Exhibit 6.—Estimated Unit Burden Hours and Costs for Maintaining Facility Response Plans

Type of facilityBurden hoursCost
Managerial ($58.61)Technical ($40.17)Clerical ($18.32)Foreman ($33.33)Labor ($22.22)Total unit burdenCapitalO&MTotal unit cost
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Total Annual Expected Facility Burden and Cost

The total annual burden and cost for all existing facilities and all new facilities are shown in Exhibit 7. The current ICR that was submitted to the Office of Management and Budget includes similar burden and cost estimates for the first year of the current ICR, however the annual burdens presented in this notice are calculated based on the third and final year of the current ICR. Approximately 9,900 facilities are required to perform activities in the final year of the current ICR. Of these, over 4,300 new facilities will incur a combined burden of 2,600 hours and $130,000 to become familiar with the rule and determine that they are not required to prepare such plans. Each year approximately 65 new facilities will determine that they are required to prepare such plans and will incur a combined burden of 21,000 hours and $850,000 to do so. Approximately 5,500 existing facilities are required to maintain existing plans and will incur an annual combined burden of about 800,000 hours and $26,000,000 to do so.

Exhibit 7.—Total Estimated Annual Burden Hours and Costs for All New and Existing Facilities

Type of facilityBurden hoursCost
Managerial ($58.61)Technical ($40.17)Clerical ($18.32)Foreman ($33.33)Labor ($22.22)Total burdenCapitalO&MTotal
Existing Facilities:
New Facilities that are Preparing FRPs:
New Facilities that are not Preparing FRPs:

As part of the Agency's efforts to reduce the overall paperwork burden on regulated facilities, EPA solicits comments on how the Agency could best reduce the total paperwork burden hours for this rule while maintaining an effective level of environmental protection. EPA also solicits public comments to: (i) evaluate whether the proposed collection of information is necessary for the proper performance of the functions of the Agency, including whether the information will have practical utility; (ii) evaluate the accuracy of the Agency's estimate of the burden of the proposed collection of information, including the validity of the methodology and assumptions used; (iii) enhance the quality, utility, and clarity of the information to be collected and (iv) minimize the burden of the collection of information on those who are to respond, including through the use of appropriate technological collection techniques.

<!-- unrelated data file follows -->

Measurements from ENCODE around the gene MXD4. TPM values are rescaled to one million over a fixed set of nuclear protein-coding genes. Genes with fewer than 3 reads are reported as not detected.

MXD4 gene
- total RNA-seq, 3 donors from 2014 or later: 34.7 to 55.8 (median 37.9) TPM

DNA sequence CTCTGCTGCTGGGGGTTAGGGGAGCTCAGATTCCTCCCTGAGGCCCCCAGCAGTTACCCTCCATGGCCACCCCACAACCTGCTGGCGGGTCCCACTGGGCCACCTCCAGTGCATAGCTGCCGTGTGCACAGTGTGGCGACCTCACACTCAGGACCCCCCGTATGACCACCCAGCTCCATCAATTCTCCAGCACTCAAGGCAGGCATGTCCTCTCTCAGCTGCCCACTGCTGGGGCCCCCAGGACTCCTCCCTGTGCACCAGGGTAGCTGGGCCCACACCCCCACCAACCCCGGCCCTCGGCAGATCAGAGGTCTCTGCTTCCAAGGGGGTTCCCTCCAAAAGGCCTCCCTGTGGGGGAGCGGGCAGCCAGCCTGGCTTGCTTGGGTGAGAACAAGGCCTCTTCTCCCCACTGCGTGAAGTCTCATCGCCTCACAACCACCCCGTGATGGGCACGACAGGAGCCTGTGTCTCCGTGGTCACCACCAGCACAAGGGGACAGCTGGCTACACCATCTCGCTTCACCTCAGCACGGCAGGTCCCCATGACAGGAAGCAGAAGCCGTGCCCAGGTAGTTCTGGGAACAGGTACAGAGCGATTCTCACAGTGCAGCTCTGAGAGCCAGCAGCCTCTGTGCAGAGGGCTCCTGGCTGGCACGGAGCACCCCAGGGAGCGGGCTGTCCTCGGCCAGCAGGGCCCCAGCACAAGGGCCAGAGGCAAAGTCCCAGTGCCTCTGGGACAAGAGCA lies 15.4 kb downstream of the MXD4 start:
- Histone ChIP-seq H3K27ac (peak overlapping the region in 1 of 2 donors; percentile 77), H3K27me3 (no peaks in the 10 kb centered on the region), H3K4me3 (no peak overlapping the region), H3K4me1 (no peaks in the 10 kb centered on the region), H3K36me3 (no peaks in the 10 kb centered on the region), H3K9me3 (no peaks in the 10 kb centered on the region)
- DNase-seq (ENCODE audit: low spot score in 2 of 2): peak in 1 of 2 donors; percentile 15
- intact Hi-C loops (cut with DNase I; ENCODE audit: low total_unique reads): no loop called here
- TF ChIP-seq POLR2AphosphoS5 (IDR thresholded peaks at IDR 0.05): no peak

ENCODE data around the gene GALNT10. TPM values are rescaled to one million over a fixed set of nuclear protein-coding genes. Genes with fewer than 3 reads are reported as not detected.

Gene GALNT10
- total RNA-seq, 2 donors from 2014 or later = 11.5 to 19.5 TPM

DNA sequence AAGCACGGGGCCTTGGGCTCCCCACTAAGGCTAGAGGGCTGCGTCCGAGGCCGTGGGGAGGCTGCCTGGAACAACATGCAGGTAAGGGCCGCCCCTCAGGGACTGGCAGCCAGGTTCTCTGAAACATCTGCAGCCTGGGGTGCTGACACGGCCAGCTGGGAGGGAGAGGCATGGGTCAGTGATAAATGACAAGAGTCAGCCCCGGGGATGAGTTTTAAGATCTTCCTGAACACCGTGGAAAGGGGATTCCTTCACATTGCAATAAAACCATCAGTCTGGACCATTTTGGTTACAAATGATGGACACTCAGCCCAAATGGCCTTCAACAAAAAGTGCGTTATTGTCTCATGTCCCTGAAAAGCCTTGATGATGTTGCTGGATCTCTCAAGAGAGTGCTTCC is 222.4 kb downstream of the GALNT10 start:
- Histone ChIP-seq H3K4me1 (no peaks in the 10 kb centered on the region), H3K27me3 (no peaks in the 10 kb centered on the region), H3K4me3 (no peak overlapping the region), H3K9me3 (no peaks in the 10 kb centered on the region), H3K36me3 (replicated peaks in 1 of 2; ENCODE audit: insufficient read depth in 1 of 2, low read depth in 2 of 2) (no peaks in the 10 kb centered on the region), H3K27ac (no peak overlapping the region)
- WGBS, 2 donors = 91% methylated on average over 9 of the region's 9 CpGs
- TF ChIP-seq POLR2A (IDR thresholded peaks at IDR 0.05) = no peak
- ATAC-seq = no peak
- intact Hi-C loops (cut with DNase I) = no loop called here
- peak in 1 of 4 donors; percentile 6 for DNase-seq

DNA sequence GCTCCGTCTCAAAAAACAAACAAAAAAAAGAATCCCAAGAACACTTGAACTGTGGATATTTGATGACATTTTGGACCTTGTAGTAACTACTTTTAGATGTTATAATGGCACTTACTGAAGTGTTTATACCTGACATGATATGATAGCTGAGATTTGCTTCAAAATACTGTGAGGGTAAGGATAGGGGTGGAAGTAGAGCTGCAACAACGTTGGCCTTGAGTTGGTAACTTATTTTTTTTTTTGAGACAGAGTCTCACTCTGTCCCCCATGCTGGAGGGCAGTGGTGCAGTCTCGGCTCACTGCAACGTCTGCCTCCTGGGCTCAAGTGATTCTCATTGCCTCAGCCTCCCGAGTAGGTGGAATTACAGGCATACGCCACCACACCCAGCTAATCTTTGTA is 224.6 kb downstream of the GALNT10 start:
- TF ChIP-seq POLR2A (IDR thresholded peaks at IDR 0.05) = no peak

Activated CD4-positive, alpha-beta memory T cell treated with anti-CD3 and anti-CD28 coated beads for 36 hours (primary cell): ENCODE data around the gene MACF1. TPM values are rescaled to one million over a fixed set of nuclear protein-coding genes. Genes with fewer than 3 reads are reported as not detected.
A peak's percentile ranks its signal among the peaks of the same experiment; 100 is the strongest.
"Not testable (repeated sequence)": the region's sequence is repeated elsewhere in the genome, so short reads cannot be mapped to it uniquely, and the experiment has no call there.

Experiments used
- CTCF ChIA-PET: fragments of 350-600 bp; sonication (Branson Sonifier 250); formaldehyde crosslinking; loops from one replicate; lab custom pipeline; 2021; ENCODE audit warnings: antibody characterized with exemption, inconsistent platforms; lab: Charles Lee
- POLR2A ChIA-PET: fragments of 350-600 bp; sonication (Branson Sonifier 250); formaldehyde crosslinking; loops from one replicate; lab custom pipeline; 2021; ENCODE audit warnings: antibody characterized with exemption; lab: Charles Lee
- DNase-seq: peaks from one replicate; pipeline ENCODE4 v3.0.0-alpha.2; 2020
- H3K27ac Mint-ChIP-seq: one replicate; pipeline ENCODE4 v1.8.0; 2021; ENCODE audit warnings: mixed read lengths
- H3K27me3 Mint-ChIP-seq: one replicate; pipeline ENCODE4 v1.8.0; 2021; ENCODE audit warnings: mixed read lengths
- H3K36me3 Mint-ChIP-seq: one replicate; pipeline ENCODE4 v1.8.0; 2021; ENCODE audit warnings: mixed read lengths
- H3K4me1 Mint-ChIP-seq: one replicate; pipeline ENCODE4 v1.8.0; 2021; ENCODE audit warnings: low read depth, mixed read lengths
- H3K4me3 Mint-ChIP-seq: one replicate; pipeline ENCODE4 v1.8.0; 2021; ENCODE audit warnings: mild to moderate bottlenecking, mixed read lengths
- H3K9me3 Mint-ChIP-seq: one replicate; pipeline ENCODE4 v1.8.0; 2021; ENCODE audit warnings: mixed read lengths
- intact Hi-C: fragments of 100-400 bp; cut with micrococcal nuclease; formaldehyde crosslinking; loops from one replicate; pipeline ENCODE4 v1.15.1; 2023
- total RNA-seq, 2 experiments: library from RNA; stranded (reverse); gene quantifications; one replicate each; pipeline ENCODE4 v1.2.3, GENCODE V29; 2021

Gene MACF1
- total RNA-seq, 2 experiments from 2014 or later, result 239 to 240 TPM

No person is required to respond to a collection of information unless it displays a currently valid OMB control number. The OMB control numbers for EPA's regulations are displayed at 40 CFR part 9. Send comments regarding these matters, or any other aspects of the information collection, including suggestions for reducing the burden, to the address listed under ADDRESSES near the top of this document.

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Dated: May 23, 2000.

Stephen D. Luftig,

Director, Office of Emergency and Remedial, Response.

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[FR Doc. 00-13560 Filed 5-30-00; 8:45 am]